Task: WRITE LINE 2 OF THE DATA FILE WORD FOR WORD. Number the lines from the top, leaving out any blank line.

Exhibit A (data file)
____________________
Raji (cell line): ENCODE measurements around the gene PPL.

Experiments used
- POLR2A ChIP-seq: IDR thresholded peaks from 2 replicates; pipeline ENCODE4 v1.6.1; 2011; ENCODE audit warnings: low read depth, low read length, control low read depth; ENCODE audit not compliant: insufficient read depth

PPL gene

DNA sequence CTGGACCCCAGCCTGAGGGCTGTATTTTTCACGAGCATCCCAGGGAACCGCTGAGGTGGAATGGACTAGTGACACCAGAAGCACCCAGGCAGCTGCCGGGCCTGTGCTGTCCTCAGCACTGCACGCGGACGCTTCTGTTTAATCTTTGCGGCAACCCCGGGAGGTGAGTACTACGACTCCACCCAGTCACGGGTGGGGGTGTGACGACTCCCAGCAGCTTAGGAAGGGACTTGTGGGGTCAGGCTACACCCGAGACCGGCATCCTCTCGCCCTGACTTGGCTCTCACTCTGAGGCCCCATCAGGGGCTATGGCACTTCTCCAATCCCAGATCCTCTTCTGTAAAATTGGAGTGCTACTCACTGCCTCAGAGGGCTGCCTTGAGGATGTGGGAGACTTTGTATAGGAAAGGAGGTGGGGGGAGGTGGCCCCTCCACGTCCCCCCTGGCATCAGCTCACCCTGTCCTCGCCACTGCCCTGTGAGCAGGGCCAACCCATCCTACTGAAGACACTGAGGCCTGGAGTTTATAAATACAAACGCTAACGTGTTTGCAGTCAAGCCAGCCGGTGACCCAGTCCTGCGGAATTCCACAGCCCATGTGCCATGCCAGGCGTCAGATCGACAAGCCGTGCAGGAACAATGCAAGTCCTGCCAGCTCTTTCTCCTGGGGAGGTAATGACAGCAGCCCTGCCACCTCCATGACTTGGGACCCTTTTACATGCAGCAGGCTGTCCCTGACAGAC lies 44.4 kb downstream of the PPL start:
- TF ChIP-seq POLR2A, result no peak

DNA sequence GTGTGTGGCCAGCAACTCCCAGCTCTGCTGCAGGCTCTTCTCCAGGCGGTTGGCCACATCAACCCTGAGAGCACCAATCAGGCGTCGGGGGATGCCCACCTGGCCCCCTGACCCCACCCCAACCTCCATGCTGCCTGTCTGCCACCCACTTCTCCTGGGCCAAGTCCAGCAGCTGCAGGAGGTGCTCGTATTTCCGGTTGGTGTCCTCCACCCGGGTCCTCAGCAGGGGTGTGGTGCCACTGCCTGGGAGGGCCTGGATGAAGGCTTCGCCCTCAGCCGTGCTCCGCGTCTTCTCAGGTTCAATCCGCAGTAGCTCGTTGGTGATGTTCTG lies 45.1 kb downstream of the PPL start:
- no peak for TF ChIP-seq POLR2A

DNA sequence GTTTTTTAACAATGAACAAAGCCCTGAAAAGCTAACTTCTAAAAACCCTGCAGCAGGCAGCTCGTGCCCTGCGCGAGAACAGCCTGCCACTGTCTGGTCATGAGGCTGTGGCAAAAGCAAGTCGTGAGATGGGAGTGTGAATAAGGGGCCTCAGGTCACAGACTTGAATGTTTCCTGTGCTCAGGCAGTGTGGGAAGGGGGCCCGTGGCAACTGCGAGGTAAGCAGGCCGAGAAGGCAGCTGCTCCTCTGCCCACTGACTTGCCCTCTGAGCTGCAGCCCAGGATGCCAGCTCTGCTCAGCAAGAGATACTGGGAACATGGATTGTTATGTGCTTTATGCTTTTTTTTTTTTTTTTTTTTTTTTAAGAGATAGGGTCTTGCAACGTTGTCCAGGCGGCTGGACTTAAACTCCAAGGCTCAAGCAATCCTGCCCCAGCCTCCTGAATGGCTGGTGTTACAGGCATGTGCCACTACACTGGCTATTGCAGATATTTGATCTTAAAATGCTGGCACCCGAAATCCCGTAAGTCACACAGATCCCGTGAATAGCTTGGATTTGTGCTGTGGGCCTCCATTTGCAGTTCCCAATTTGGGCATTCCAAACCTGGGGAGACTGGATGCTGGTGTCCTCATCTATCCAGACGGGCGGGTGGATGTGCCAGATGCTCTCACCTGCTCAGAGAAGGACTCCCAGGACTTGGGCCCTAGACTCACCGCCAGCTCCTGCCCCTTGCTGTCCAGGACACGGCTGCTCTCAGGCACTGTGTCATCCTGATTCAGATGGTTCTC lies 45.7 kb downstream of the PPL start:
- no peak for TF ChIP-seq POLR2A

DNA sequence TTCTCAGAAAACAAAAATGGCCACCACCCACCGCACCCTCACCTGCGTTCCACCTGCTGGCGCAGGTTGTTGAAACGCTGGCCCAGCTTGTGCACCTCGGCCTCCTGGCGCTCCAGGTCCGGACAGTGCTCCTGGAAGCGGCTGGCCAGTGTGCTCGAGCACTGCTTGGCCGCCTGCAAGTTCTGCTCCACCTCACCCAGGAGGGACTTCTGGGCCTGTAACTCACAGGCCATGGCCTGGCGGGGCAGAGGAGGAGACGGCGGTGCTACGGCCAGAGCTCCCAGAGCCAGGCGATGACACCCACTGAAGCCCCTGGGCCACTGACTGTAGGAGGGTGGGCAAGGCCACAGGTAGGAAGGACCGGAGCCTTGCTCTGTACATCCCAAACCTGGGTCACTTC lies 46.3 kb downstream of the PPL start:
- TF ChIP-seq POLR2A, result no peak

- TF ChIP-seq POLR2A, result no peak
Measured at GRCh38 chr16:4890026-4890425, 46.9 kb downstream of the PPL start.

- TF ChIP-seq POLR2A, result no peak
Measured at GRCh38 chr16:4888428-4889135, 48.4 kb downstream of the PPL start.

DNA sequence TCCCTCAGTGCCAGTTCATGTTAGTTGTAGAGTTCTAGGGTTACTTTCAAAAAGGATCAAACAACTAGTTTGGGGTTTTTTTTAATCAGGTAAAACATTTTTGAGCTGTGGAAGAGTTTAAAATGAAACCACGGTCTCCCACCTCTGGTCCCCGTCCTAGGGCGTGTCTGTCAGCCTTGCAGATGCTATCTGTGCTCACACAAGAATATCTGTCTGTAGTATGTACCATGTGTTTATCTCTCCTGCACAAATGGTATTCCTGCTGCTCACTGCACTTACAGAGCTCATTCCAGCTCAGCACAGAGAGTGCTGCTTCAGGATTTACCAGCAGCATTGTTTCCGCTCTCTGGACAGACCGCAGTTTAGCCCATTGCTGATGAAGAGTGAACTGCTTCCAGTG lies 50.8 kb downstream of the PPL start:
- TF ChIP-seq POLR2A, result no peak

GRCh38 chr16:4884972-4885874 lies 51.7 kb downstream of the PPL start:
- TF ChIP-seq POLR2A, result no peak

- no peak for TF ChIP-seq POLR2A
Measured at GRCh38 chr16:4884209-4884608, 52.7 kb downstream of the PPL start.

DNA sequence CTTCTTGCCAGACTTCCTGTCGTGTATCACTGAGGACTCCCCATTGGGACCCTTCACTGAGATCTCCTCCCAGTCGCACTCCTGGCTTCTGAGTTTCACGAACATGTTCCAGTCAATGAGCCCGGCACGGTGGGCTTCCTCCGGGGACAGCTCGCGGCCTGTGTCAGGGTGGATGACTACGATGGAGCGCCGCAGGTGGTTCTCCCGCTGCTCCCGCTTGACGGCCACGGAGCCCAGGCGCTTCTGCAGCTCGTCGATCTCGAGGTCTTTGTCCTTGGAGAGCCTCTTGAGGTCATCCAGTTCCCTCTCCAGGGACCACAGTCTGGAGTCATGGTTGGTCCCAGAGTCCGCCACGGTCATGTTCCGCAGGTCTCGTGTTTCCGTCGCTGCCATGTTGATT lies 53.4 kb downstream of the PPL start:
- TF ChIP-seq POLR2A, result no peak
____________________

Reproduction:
Experiments used